The Big Picture changes paradigms…

What is the Big Picture?

Big Picture Learning is an organization founded twenty years ago in the United States with the objective of changing the perception of learning in schools. The initial activity was the establishment of a school for youth at risk, which was the foundation of the International Network in the USA and in other countries. Ostensibly a puzzling decision, as usually alternative education is considered to be elitist. The combination of a social justice mindset together with the desire for a change in education earned the organization numerous awards for its work and turned it into an influential international educational movement.

‘Selfie’ with the Big Picture

We at the IDE were also impressed with the organization and with their inspiration we developed the Bat Yam model for personal education and the Century Plan in Ramat Hasharon (the coaching track to success). Two years ago we deepened the relationship with the organization and with its partners, Elliot Washor and Dennis Littky, and we became their representatives in Israel.

How does it work in practice?

It is an experience/expertise based model of learning. With the teachers’ help, the students identify their passions and skills, and together they construct a learning framework that is relevant to the real world. Two days a week throughout the year the students have a work/study day with a mentor in the community. They join the mentor’s professional world and study a field that fascinates them. The other days are devoted to studying that serves the “bigger picture”. Students develop a variety of skills and are introduced to options for future careers and adult life, and increase their chances of entering higher education.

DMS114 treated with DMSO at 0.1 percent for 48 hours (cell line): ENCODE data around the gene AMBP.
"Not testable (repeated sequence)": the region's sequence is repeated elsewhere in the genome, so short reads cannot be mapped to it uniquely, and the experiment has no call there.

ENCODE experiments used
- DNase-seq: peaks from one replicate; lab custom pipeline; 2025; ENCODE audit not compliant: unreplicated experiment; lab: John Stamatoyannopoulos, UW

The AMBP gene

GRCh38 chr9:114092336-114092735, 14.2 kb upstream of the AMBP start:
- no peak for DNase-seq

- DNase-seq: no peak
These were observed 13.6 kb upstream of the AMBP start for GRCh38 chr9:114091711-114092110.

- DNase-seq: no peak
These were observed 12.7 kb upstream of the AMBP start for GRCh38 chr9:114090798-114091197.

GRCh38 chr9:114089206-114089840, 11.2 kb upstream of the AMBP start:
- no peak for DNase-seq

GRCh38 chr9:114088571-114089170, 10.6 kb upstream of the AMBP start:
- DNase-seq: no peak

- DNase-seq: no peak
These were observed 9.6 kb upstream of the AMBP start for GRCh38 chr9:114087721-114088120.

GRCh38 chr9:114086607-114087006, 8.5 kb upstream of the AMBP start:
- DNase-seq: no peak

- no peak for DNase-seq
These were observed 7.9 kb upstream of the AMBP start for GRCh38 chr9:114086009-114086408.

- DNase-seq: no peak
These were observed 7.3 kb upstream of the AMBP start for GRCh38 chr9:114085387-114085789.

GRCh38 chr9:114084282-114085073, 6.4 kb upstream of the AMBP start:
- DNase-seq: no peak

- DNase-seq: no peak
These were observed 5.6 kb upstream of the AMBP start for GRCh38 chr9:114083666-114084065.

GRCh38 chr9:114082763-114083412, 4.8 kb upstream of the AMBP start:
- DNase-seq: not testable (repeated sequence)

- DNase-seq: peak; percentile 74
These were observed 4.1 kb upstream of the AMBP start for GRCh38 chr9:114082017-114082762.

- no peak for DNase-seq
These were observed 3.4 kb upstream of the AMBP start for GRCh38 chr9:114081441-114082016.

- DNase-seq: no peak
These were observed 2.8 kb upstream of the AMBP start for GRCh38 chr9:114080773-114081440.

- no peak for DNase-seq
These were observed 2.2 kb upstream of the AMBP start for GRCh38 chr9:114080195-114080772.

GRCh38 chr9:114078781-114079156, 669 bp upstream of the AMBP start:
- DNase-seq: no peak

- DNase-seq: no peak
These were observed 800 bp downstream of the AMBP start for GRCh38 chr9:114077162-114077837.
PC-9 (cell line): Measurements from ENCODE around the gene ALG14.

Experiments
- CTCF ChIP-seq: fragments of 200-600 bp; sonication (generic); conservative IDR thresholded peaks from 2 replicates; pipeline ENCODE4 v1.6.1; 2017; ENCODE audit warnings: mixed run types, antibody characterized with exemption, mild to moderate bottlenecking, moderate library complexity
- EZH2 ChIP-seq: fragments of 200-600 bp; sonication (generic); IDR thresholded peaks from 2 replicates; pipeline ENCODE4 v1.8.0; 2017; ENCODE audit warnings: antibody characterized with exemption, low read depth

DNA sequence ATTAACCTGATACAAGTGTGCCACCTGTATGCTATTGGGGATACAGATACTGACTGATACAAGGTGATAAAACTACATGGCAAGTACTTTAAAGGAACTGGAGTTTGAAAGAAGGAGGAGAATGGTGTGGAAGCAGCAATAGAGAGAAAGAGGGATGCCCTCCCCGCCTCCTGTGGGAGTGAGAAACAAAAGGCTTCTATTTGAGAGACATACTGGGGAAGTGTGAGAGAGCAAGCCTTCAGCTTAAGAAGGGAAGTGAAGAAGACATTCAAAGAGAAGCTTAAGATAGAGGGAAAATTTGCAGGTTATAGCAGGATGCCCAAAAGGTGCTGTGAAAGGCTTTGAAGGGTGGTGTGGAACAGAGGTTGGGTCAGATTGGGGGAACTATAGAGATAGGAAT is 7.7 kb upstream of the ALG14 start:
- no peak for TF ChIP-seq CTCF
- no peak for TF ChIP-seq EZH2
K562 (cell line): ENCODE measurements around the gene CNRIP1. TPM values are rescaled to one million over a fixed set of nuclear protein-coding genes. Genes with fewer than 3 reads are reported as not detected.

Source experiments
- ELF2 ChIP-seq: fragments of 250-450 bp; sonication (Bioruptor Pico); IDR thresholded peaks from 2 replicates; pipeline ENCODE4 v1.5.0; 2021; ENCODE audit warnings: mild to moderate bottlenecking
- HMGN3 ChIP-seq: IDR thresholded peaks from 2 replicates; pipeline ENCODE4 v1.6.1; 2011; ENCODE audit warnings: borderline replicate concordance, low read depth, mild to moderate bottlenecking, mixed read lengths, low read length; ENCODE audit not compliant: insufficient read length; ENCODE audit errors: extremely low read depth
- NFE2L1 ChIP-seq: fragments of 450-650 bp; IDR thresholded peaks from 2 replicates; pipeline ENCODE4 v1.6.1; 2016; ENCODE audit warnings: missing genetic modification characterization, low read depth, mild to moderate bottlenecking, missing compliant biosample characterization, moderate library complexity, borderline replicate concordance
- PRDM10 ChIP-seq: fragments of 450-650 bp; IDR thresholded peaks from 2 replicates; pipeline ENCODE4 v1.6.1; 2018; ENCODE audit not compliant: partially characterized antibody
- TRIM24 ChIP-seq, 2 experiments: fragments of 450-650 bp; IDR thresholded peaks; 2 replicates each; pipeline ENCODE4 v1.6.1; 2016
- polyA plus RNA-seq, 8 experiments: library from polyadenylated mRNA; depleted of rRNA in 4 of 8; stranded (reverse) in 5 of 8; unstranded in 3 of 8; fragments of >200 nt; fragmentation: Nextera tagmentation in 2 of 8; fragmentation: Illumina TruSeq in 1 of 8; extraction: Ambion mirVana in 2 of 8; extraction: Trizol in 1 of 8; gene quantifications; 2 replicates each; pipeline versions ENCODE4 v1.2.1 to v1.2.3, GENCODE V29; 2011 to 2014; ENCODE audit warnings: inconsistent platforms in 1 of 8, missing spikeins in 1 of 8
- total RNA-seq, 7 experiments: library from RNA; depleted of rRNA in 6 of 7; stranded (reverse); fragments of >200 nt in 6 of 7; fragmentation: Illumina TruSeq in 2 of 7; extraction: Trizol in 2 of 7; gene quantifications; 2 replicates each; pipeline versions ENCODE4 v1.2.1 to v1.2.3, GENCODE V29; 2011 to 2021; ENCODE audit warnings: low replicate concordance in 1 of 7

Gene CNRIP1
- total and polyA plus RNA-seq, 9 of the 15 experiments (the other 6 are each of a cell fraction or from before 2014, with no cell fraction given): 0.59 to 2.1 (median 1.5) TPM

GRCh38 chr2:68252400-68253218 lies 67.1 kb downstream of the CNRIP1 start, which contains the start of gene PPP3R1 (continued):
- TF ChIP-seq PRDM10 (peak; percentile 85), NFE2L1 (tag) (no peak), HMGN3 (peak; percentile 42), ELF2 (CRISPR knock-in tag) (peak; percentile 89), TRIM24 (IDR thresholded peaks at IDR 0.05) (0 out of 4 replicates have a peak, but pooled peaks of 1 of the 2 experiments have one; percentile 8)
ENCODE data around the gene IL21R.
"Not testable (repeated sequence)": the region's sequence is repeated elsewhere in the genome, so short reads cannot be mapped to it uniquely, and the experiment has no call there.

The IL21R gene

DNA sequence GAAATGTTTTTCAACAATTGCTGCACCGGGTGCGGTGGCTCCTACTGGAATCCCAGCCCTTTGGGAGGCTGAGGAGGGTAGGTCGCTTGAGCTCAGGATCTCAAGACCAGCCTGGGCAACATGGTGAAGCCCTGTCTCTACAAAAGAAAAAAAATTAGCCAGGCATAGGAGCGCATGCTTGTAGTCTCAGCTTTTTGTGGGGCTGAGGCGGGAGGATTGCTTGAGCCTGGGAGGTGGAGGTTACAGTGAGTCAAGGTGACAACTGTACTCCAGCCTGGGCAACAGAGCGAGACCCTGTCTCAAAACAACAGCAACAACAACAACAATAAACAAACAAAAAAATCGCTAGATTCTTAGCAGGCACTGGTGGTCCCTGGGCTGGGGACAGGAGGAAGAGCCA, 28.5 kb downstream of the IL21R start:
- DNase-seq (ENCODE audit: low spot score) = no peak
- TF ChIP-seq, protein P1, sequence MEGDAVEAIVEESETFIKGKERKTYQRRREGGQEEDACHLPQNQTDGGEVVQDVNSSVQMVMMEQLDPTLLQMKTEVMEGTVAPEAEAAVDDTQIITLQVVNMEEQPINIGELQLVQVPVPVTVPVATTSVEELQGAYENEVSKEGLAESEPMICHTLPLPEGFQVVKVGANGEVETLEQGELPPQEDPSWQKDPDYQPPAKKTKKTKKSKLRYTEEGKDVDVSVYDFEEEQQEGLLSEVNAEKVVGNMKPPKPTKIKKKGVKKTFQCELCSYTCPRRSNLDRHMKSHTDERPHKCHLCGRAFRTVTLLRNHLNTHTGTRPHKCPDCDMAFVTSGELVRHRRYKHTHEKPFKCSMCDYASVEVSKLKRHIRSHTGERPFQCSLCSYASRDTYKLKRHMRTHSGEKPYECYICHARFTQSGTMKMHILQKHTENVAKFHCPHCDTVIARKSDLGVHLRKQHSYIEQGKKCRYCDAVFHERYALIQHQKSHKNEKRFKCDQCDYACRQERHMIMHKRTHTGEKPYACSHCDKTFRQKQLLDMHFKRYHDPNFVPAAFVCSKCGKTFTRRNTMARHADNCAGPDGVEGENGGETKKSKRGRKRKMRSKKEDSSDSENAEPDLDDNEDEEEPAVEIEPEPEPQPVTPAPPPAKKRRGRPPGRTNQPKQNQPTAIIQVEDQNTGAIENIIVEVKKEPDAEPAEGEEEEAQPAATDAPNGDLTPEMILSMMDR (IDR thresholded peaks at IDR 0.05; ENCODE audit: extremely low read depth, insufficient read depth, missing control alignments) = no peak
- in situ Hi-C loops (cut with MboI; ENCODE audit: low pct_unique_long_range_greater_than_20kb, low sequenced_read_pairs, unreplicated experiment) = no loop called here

How are the results in the field?

Graduates of the schools in the USA, mainly the day schools for vulnerable populations, and also the graduates who have entered higher education number 90%. Of these, 80% are the first member of their family to study in an academic institution. Parameters assessing work integration, happiness and satisfaction indicate a high level of satisfaction with the process.

How do we move up into such a successful model?

“Heavy guns” were recruited into the program staff – Merav Bareket , director of the PBL program in Holon, Michal Graf, an IDE  counselor and former principal of the Democratic School in Hadera, Yuli Chromchenko, school counselor and member of the development team, and Yotam Tron, joint CEO of the Institute. Over the past two years the team has collaborated with Shlomi Cohen, Joint-Ashalim Youth Department Director, Michal Cohen, Ministry of Education Managing Director, and Dasi Beeri, from the Pedagogical Administration to adapt the model to compliance with Israeli regulations.

This year we launched a pilot in three schools, which will expand to 16 schools across the country within two years. We are aiming to work in all sectors – normative and those at risk – since the Ministry of Education wishes to challenge the learning paradigm ad connect to meaningful learning.  The model can be adopted by any school, either as an overall model or for certain classes or certain grade levels.

In conclusion….

The model offers another pedagogy that is based on the connection between what happens at school and the real world, in particular the community in the vicinity of the school. The Ministry of Education recognizes the model as having great potential to connect with the concept of meaningful teaching and learning.

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